Let’s Ask The Kids

This post is a reaction to the previous one. While I am not sure that Mr. Rogers is at fault, I think that there is something wrong with the kind of power we seem to be giving kids– one that often comes with little interest in instilling knowledge or responsibility in them.

The Heinz Foundation for example just dumped $17,000 into a project to get the input of 40 Middle school kids on ways to create a vibrant downtown. It looks like most of the kids have never lived in Pittsburgh and that their average age is around 13.

“Marissa Maddigan, 13, of Munhall, said her group favors eliminating vehicular traffic in Market Square”.

“Students also suggested allowing buskers; cleaning up graffiti and litter; posting more police officers; and holding winter hot-chocolate festivals and ice-sculpture competitions.”

For the most part, the ideas printed made sense and showed a lot of creativity. The concept of asking for young peoples input and active involvement is also very valid. But what kind of lesson is being taught about taking decision making seriously. Urban planning is a critical issue that will affect the future of the region. Are the kids studying for several months or years to look at the history of the city? Are they traveling to study other cities or exploring the case history or logic behind their opinions?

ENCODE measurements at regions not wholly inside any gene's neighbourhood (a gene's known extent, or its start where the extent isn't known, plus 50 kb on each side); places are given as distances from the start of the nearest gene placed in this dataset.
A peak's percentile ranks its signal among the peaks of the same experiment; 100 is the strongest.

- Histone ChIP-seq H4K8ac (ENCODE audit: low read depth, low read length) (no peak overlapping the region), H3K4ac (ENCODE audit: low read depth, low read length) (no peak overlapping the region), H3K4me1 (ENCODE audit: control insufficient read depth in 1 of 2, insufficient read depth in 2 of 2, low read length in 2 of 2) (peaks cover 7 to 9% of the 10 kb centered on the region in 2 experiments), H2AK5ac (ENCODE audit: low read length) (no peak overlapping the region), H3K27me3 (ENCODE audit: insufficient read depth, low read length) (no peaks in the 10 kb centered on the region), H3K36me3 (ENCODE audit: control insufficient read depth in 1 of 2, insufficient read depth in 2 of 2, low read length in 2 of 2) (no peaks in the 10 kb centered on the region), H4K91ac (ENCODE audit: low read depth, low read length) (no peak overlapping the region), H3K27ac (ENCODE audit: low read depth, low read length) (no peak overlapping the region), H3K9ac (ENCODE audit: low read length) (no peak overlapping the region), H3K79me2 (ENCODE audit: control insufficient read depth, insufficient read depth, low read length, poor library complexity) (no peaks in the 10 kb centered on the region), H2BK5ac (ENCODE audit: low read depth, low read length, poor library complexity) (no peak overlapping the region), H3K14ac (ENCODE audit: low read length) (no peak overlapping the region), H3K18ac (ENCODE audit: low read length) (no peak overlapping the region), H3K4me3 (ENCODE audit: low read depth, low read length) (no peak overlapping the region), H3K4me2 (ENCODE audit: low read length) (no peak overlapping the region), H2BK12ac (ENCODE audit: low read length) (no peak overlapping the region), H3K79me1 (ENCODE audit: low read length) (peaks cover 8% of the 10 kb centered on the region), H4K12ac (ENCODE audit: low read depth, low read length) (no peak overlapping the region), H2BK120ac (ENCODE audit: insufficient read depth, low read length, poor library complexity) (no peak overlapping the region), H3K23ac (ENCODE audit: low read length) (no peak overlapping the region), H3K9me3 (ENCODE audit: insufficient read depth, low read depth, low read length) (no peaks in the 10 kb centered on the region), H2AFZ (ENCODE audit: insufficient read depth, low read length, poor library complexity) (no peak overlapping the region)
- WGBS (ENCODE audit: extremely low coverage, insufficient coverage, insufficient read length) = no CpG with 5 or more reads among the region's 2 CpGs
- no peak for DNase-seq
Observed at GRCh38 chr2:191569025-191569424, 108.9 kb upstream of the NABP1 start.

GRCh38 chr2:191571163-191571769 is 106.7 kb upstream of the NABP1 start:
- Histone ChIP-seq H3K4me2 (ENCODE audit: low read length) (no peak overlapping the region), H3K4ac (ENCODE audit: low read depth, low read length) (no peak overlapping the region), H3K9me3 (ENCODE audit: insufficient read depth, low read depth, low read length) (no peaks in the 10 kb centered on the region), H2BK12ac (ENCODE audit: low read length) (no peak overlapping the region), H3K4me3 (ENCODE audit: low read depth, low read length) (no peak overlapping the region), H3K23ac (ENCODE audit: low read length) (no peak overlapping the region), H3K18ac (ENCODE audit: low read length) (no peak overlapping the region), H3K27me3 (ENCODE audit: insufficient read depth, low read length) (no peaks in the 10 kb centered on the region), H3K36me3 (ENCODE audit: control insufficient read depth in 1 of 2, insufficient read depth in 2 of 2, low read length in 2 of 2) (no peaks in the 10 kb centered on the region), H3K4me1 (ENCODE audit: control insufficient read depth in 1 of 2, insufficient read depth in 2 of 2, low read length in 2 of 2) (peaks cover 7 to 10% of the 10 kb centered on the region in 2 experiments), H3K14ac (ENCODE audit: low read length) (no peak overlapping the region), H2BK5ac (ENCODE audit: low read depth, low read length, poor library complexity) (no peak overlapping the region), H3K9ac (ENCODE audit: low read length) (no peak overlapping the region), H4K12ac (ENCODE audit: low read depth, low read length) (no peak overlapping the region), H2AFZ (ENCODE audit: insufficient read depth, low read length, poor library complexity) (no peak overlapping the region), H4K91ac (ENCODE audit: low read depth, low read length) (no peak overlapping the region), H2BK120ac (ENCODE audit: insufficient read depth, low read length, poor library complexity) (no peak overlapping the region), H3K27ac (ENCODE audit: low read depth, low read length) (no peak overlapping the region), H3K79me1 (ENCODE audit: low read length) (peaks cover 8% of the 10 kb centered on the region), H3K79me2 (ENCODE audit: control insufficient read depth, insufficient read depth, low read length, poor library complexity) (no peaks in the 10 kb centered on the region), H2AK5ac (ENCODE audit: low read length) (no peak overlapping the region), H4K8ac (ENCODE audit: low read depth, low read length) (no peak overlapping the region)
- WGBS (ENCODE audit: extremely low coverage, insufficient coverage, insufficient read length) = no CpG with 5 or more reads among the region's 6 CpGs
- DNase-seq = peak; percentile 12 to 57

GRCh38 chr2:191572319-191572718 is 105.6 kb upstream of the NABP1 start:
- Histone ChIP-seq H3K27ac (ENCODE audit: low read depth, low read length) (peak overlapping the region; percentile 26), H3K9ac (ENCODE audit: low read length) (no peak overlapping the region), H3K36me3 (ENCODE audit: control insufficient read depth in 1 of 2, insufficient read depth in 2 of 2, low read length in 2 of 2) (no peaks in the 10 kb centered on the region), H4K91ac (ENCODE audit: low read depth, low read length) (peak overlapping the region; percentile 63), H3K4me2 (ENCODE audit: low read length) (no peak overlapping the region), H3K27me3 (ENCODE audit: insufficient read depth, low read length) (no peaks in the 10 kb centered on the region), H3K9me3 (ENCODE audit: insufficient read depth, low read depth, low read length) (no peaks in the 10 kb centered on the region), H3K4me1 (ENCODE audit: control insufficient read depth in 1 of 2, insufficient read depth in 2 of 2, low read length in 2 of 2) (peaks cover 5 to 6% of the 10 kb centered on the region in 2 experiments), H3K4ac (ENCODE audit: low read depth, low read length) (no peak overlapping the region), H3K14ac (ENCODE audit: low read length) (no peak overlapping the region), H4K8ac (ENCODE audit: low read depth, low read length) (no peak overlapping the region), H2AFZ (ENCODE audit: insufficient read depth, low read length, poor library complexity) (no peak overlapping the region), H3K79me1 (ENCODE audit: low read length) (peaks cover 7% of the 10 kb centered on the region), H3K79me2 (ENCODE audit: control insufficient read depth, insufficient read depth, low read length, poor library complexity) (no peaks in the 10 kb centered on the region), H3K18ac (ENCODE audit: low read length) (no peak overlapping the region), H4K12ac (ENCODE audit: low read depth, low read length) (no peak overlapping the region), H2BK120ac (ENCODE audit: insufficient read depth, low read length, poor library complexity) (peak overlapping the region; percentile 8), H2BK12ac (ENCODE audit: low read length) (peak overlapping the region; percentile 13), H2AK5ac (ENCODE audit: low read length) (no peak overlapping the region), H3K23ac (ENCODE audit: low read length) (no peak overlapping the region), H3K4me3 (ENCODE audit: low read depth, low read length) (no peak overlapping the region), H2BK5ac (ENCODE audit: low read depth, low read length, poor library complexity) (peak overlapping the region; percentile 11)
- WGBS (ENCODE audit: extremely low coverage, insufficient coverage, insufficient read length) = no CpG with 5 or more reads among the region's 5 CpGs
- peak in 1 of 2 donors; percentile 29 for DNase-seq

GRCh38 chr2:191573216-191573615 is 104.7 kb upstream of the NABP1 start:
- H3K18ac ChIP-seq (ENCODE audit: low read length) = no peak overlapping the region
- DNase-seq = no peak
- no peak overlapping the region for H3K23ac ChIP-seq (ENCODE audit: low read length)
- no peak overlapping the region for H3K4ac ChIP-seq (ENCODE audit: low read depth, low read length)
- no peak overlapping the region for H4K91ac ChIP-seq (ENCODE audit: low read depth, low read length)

The suggestion, for example(the only blatantly dumb idea they printed) to put in skywalks is in fact a proposal with a long record of failure in many cities since it helps to remove and not add people to the street while the idea of eliminating car traffic in Market Square needs some a lot of study.

I am not sure if Mr. Rogers is at fault or just kids but we don’t seem to be a society that takes thinking seriously anymore

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